Every year The Sunday Times release the Fast Track 100 league table and Ones to Watch list showcasing the fastest growing businesses in the UK. As a champion of mid-sized, entrepreneurially spirited businesses and a proud sponsor of the Fast Track, we have been speaking to some of the business leaders featured.
We want to know what’s keeping them up at night and their thoughts on how government can create an economic environment that supports their ongoing growth. Here is what those business leaders told us;
There is a desire for the government to be clearer on tax policy. In the run up to the 2019 General Election, businesses were very concerned about the tax implications of a change of government. An increased majority for the Conservative Party may have given businesses some more certainty, but with Brexit finally on the horizon, uncertainty over taxes may well build again.
Infrastructure is at the top of the agendas of the UK’s fastest growing businesses too. Alongside improving transport links across the UK, this year’s Fast Track sees a rise in the number of businesses involved with Electric Vehicles or ‘mobility as a service’. In comparison to other countries, many in the sector feel the UK government is behind the curve. Even in larger cities, charging points can be few and far between which is inhibiting the growth and expansion potential of the technology.
There is still a lack of clarity and awareness around the types of incentives and grants available for companies looking to grow. R&D tax credits remain a hot topic; are businesses taking full advantage and maximising claims? We’ve seen a trend in businesses looking for second opinions on previous claims to ensure all eligible projects have been claimed against.
Another pressing issue raised by the companies we met was around efficiency and operational systems. As companies grow quickly, attention to and investment in systems can fall by the wayside leaving them no longer fit for purpose. Turning fast growth into sustainable, profitable growth relies on effective reporting on performance – so selecting systems that can scale with your business is key.
Many Fast Track companies are leaps and bounds ahead in this area, buying other data-driven businesses in order to bring tech development teams in house. Productivity is the main goal here. For example, some companies have created tools that measure their workers’ tiredness levels and identify which team members work better together based on personality data.
Technological advances are also needed in order to keep up with the changing attitudes to the workplace. A large portion of companies in the Fast Track 100 list have adopted flexible and agile working environments. They rely on systems to create a seamless connection between employees wherever they are.
It’s been exciting to see the range of e-commerce and retail businesses leveraging data and technology to better understand their markets, consumers and buying trends. This enables them to create products that really gets to the heart of what their customers want, when they want it. Technology that can help retailers improve their warehousing and shipping efficiencies are highly sought after – as there’s an acknowledgement that retailers must be both competitive with price and delivery time too.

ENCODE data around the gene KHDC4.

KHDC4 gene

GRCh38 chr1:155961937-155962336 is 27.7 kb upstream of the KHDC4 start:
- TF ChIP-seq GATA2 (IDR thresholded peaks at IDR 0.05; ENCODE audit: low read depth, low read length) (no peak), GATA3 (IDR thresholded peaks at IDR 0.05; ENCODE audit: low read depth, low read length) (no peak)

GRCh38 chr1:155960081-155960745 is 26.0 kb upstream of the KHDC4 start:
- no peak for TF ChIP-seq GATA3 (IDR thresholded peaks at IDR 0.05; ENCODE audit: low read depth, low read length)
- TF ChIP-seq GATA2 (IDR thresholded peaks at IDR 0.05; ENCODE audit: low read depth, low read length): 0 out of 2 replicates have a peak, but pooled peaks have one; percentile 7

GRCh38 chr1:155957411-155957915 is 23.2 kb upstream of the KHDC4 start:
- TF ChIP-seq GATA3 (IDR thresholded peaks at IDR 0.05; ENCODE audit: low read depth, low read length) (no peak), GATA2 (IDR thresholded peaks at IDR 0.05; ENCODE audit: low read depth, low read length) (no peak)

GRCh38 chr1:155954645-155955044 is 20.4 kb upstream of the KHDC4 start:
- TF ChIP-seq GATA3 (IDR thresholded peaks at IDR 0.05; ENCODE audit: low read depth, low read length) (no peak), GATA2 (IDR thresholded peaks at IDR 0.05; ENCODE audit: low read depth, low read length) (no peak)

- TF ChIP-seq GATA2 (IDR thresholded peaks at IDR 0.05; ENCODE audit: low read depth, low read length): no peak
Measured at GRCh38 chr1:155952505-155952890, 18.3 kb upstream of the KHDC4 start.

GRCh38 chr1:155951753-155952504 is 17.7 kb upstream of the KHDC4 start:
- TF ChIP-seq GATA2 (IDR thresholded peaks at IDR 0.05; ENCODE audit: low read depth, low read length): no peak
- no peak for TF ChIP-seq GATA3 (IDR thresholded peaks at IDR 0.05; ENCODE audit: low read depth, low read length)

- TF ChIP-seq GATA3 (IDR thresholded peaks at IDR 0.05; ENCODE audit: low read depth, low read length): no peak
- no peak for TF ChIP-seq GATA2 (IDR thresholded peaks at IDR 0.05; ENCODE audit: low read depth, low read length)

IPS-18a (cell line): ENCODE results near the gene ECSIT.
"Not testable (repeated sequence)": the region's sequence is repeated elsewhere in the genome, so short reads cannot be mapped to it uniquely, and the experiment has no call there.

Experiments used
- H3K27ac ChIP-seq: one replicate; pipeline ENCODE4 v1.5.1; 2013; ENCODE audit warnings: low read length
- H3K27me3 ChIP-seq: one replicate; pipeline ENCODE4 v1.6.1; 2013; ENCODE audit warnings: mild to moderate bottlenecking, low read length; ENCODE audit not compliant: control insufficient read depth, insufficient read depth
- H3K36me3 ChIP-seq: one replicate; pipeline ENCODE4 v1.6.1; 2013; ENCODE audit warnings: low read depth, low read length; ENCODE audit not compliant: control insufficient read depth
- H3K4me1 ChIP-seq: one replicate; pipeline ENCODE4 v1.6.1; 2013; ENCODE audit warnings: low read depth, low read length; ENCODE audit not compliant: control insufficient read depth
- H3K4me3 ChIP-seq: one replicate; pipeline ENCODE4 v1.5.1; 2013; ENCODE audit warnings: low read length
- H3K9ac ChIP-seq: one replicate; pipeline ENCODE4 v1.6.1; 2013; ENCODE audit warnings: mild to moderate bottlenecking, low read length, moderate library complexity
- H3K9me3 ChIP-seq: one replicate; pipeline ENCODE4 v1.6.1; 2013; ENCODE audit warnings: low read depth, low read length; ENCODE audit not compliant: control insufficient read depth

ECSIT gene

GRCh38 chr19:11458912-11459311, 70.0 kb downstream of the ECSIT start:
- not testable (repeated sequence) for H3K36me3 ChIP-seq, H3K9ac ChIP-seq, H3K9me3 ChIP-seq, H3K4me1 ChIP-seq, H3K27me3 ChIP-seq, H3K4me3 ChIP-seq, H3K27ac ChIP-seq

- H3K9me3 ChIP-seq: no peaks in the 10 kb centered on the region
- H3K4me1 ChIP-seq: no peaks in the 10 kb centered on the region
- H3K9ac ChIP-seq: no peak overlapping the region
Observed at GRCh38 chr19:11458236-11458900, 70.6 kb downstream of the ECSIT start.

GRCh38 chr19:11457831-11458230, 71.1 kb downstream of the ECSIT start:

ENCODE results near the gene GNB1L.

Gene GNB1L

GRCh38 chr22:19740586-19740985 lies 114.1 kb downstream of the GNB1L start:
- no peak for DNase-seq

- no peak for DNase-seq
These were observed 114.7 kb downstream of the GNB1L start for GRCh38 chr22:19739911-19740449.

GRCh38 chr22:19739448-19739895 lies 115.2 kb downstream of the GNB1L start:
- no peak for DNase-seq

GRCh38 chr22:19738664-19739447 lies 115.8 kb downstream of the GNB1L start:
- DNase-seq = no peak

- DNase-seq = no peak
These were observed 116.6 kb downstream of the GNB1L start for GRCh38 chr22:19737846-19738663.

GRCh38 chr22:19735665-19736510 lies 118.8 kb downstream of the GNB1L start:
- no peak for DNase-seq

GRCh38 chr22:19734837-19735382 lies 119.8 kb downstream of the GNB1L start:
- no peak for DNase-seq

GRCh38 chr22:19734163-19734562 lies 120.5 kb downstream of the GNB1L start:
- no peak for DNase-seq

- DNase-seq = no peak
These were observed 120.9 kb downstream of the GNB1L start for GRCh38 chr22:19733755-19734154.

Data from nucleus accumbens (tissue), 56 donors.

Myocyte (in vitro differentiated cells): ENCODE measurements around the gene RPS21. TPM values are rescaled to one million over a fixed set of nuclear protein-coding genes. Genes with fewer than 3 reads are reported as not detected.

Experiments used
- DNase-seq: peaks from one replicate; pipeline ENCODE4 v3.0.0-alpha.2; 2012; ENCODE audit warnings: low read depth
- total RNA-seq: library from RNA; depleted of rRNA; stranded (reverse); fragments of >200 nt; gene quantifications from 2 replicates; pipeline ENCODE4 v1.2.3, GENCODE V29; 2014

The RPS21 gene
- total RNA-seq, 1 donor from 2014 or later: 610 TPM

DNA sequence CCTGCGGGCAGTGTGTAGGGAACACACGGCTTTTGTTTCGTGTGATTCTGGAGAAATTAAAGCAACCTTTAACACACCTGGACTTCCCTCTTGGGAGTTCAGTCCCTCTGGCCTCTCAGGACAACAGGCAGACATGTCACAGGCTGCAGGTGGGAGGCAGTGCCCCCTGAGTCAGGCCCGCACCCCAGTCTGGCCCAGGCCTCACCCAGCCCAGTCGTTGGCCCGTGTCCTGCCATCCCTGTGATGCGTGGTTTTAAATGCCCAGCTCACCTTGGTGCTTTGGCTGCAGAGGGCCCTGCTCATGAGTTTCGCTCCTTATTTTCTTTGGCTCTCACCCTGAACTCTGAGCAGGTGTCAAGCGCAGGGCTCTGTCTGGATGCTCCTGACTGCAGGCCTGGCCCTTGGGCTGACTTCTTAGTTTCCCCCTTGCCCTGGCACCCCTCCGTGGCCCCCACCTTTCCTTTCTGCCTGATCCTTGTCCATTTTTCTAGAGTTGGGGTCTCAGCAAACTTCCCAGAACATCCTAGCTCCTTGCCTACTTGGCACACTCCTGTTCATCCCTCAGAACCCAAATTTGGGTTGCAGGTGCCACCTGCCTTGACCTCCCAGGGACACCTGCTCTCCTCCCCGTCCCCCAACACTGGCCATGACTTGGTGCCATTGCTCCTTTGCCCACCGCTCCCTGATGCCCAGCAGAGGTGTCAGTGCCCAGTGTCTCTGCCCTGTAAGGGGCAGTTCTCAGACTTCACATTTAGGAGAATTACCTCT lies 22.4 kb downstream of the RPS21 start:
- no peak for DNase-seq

The businesses featured in this year’s Fast Track 100 list have achieved fast growth over three years in an uncertain economic environment that has impacted customers, suppliers and markets. This might explain why the businesses we spoke to felt less concerned about Brexit than we expected. Many have robust plans to weather any future uncertainty. Nonetheless, there are some uncertainties which are worrying companies.
Businesses already trading with EU states are keen to ensure their teams are fully trained on handling Customs Duty. We’ve also heard of businesses holding stock in warehouses in Europe in case of a ‘Hard Brexit’, a strategy that is tying up a large proportion of their working capital. Other companies working with or trading in perishable goods are struggling with their supply chains and are worried about the impact of Brexit on transit times.
Companies looking to expand internationally in the short-term, hope they won’t be at a disadvantage. The questions they are asking are: will our brand be treated differently in the EU and will we be able to leverage off of our UK success? If we deal in multiple currencies, will we be fighting a losing battle?
Despite these concerns, Fast Track businesses are thriving because they are innovative, forward-thinking and look after their people. These types of businesses form what our New Economy campaign calls the economic engine of the UK. We are advocates of an economy that makes the most of Britain’s talents, skills and entrepreneurialism; an economy which is outward-looking and helps its home-grown businesses expand abroad.
Thank you to our BDO team, Gareth L Jones, Andrew McNamara, Fletcher Adamowicz, Mark Lamb, Laura Stuffins and Laura McNaughton for sharing their thoughts and to the leaders of the Fast Track 100 companies for taking to time to talk to us about their successes and their challenges. We hope the insights they have shared are helpful and informative.
Stuart Lisle is Senior Tax Partner at BDO.